MUCH HAS RIGHTLY BEEN DEALING WITH THE PANDEMIC OVER THE RECENT MONTHS, BUT HOW IMPORTANT IS IT FOR OUR INDUSTRY TO NOT “LET ITS GUARD DOWN” WHEN IT COMES TO OTHER OUTSIDE POTENTIAL THREATS?
Critically important for venue managers to continue building capacity to address the dynamic threat environment. In addition, the FBI has received 791,790 complaints for all types of internet crime—a record number—from the American public in 2020, with reported losses exceeding $4.1 billion. This represents a 69 percent increase in total complaints from 2019. The number of ransomware incidents also continue to rise, with 2,474 incidents reported in 2020, representing a 20 percent increase in the number of incidents, and a 225 percent increase in ransom demands. With many fans, communities, and organizations heavily invested in sporting events, venues have become an ideal target for cybercrime. Cybercriminals are very attuned to global sporting events and take advantage of the spectators’ and industries’ reliance on technology. These damaging attacks often lead to financial losses, information theft, and reputation damage.
WHAT WILL SOME OF THE PRESENTATION HIGHLIGHTS INCLUDE THAT WILL ENSURE A MUST-ATTEND SESSION?
Overview of the evolving threat environment facing public assembly venues, from the perspective of a senior government expert in cyber and physical security with decades of experience in both the public and private sectors and in two presidential administrations. This will include discussion of the threats posed by unmanned aircraft systems, domestic violent extremism, the COVID-19 pandemic, and other risk factors.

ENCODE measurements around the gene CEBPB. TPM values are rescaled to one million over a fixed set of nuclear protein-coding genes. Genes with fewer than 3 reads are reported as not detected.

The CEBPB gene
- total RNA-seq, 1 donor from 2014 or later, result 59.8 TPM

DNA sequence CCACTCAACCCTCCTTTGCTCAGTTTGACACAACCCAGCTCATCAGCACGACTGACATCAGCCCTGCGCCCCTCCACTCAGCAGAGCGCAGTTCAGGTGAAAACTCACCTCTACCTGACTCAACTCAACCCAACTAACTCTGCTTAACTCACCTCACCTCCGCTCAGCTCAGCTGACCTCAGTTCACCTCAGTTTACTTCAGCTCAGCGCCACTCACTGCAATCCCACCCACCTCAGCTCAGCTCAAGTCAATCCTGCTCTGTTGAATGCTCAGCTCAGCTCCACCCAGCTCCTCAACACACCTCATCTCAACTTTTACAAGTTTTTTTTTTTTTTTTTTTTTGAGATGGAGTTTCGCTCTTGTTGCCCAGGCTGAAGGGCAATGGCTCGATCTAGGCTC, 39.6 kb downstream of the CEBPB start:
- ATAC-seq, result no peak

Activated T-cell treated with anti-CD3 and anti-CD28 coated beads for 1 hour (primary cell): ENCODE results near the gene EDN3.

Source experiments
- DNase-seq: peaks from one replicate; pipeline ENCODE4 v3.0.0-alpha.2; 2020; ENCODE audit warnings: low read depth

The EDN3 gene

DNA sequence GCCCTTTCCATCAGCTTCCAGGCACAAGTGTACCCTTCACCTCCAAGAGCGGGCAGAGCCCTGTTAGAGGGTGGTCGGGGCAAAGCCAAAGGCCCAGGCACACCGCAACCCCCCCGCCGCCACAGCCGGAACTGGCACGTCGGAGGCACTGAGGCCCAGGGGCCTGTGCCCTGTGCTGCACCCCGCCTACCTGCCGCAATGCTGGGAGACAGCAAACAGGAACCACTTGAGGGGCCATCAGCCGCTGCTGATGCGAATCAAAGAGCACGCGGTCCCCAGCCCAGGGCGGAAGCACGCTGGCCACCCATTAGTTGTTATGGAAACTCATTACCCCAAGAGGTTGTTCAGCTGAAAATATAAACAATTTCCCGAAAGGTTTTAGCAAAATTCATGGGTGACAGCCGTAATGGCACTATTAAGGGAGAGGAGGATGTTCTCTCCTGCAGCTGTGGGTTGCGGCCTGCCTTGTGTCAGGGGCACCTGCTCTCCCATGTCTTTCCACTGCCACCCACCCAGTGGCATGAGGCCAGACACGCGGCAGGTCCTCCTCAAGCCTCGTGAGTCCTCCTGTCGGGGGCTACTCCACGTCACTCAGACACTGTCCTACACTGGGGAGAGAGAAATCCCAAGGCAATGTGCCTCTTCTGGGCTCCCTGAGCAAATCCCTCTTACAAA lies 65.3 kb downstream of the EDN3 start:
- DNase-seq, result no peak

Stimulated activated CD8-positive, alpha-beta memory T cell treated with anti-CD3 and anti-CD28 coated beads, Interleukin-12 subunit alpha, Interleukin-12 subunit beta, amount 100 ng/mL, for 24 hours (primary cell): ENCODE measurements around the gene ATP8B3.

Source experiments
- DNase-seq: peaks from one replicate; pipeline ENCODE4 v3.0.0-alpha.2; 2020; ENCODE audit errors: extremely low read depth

Invitation to take advantage of the resources provided by the Cybersecurity and Infrastructure Security Agency—all offered for free—that make venue managers lives’ easier: best practices, vulnerability assessment capabilities, protective measures guides, training and exercises, and more. Also, we will mention COVID-19, and the work of the CISA COVID TF in identifying “hidden” risk factors that flow from dependencies.
IS THERE A TAKEAWAY YOU WOULD LIKE ATTENDEES TO RETURN TO THEIR VENUE WITH AS THEY GO ABOUT DOING THEIR JOBS AND ENSURING THE SAFETY AND PROTECTION OF THEMSELVES, THEIR STAFF, AND THE GUESTS WHO ENTER THEIR VENUES?
CISA’s mission is to lead the national effort to understand and manage cyber and physical risk to our critical infrastructure and vision for a secure and resilient critical infrastructure for the American people, but the agency’s work is only possible by partnering with the owners and operators of the spaces where Americans gather every day. Through our efforts to understand and advise on cyber and physical risks to the nation’s critical infrastructure, we help partners strengthen their own capabilities. By connecting with CISA, venue managers can get better connected to resources, analyses, and tools to help them build their own cyber, communications, and physical security and resilience, which in turn strengthens national resilience.
Not yet registered for ENCORE? You can still register now HERE!